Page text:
By Joshua Yudkin
A teacher once shared that her favorite part of being Jewish is the Jewish calendar — there are so many holidays to celebrate and commemorate. The Jewish calendar provides structure to our life and to our year. Steeped in tradition, our calendar empowers us to use our shared Jewish tradition and history to guide our individual and collective future.
Elul is the current month of the Hebrew calendar and leads up to the Yamim Noraim, the Days of Awe, which are the time period between Rosh Hashanah through Yom Kippur. As such, Elul is traditionally a time of deep introspection. From a biblical perspective, Elul was the month that Moses returned to Mount Sinai following the Golden Calf situation; the Talmud teaches us that Moses likely received the second tablets on what would have been Yom Kippur, a symbolic act to show G-d’s mercy and love.
For those who prefer a bit of Kabbalah, or mysticism, the gematria (numerical value) of Elul is 67, the same as the Hebrew word binah or wisdom. Our tradition also teaches that Elul may be an acronym for “Ani Ledodi Vedodi Li,” or “I am for my Beloved and my Beloved is for me,” from the Song of Solomon. However, rather than describing the union between two human souls as it is used at Jewish weddings, it is used to describe our relationship with G-d. Through its association with wisdom and our intentionally increasing proximity with G-d, Elul is when we reflect on this past year.
Ritualistically, our tradition also supports this deep introspection. We blow the shofar, recite additional prayers and often visit the graves of loved ones who have passed to awaken our spirit and provide spiritual guidance as this year comes to an end and we look ahead.
But as we look inside ourselves, what might we see and how might we choose to respond?
We will likely find mistakes — perhaps we mistreated our fellow man, our family and/or our very own self. We may have shown disrespect intentionally or unintentionally. We have been impulsive and rash. Impatient and/or manipulative. It is likely that we broke the trust and/or relationship with someone else or with ourselves. Yet, Rabbi Nachman of Breslau taught, “If you believe breaking is possible, believe fixing is possible.” It is inevitable that things (both tangible and intangible) will break — this truth is self-evident. Rabbi Nachman of Breslau reminds us that there is always an opportunity to fix things and make amends.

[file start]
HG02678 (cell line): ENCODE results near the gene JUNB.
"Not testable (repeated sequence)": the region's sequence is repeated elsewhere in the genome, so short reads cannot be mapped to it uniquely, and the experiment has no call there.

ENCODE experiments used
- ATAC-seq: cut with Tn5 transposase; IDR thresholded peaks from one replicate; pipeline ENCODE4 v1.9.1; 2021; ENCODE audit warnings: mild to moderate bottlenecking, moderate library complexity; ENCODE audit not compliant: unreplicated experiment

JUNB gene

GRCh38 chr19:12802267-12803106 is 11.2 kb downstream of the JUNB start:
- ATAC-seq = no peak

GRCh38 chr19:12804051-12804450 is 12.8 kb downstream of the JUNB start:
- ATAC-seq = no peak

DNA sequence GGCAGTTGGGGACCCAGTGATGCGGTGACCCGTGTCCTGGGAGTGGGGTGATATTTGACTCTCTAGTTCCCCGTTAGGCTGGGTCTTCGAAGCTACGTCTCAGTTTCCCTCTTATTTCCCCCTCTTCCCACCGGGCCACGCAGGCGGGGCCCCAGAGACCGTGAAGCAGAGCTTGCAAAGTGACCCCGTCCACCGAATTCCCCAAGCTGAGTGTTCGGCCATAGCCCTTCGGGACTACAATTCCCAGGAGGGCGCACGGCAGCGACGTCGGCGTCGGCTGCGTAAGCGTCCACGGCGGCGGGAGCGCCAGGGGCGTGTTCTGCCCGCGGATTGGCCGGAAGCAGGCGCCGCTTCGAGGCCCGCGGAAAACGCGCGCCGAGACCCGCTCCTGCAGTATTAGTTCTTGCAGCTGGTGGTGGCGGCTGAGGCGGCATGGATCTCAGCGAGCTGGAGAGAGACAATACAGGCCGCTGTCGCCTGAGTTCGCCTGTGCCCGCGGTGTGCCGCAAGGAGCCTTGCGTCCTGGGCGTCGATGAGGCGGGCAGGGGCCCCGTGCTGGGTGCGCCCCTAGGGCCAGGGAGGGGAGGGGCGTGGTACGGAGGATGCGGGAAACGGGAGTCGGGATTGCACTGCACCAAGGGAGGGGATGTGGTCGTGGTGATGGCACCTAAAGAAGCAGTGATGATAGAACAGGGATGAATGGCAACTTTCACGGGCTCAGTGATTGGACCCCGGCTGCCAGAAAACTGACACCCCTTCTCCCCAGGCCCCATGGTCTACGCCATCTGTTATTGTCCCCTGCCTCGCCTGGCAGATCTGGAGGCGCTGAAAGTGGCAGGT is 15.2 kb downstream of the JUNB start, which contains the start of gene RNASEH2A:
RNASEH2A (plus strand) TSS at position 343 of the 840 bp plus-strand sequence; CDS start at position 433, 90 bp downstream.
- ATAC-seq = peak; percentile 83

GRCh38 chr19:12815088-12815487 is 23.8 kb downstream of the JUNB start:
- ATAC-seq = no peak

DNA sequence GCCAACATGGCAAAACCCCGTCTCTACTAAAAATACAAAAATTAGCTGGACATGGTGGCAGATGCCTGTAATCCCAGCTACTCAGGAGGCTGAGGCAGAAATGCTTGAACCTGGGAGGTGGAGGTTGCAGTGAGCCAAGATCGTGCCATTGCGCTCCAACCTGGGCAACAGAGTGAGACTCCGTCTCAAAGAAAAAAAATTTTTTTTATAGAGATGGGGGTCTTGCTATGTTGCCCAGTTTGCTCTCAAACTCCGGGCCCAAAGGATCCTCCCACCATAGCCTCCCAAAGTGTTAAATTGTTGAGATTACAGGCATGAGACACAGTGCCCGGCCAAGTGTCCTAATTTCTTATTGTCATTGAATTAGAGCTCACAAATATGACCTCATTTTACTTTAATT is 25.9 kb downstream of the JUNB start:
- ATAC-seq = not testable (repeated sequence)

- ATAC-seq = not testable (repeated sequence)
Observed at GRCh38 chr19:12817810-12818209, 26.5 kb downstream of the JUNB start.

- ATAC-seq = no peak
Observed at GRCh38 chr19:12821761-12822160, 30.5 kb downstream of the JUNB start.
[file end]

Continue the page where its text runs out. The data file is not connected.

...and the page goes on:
We will likely identify isolation and/or disconnection — perhaps from a partner, family, community and/or from ourselves. Through distance, divergence, routines and competing priorities, we may have found ourselves apart from those people, communities and spaces in which we find meaning, connection and purpose. Be kind to yourself and remember that the only thing constant is change. The Baal Shem Tov teaches that “the world is new to us every morning — and every man should believe he is reborn each day.” Elul is a time for us to reawaken and reconnect our inner self.
We will likely experience radical gratitude for the blessings in our life every day. Our physical health — sight, hearing, ability to move. Our mental health — our ability to think, remember, forget, feel emotions and express emotions. Our safety — both physical and emotional. Our physical environment — the roof above our head, our access to clean water, medical services. Our community — partner, family, friends and the larger imagined communities to we belong. Elie Wiesel, Holocaust survivor, Nobel laureate, activist and teacher, shared, “For me every hour is grace. And I feel gratitude in my heart every time I can meet someone and look at his or her smile.” Gratitude is an ever-present force that we can always access to elevate our every day.
Whether we realize it or not, we will likely want to practice teshuvah, the Hebrew word that means both “repent” and “return,” as we engage in this introspection. We will want to repent for the sins we committed against others and against ourselves. We will want to return to lead a life of purpose and meaning.
In the Book of Kohelet (Ecclesiastes) in the Ketuvim, or Writings, there is a famous passage that reads, “There is a time for everything … a time to plant and a time to uproot, a time to kill and a time to heal, a time to tear down and a time to build, a time to weep and a time to laugh, a time to mourn and a time to dance.”
As we have entered the month of Elul, our Jewish calendar reminds us that this a time for us to be with ourselves. How can we better engage with rather than against another? How can we speak with rather than past another? How can we appreciate the divine in another rather than judge them for their humanity?
May we all continue to stay intentional, choose love and aim to be just a little better than yesterday.
Dr. Joshua Yudkin currently serves as a member of the Jewish Federation of Greater Dallas’ Community Relations Committee and works at the intersection of community building and public health.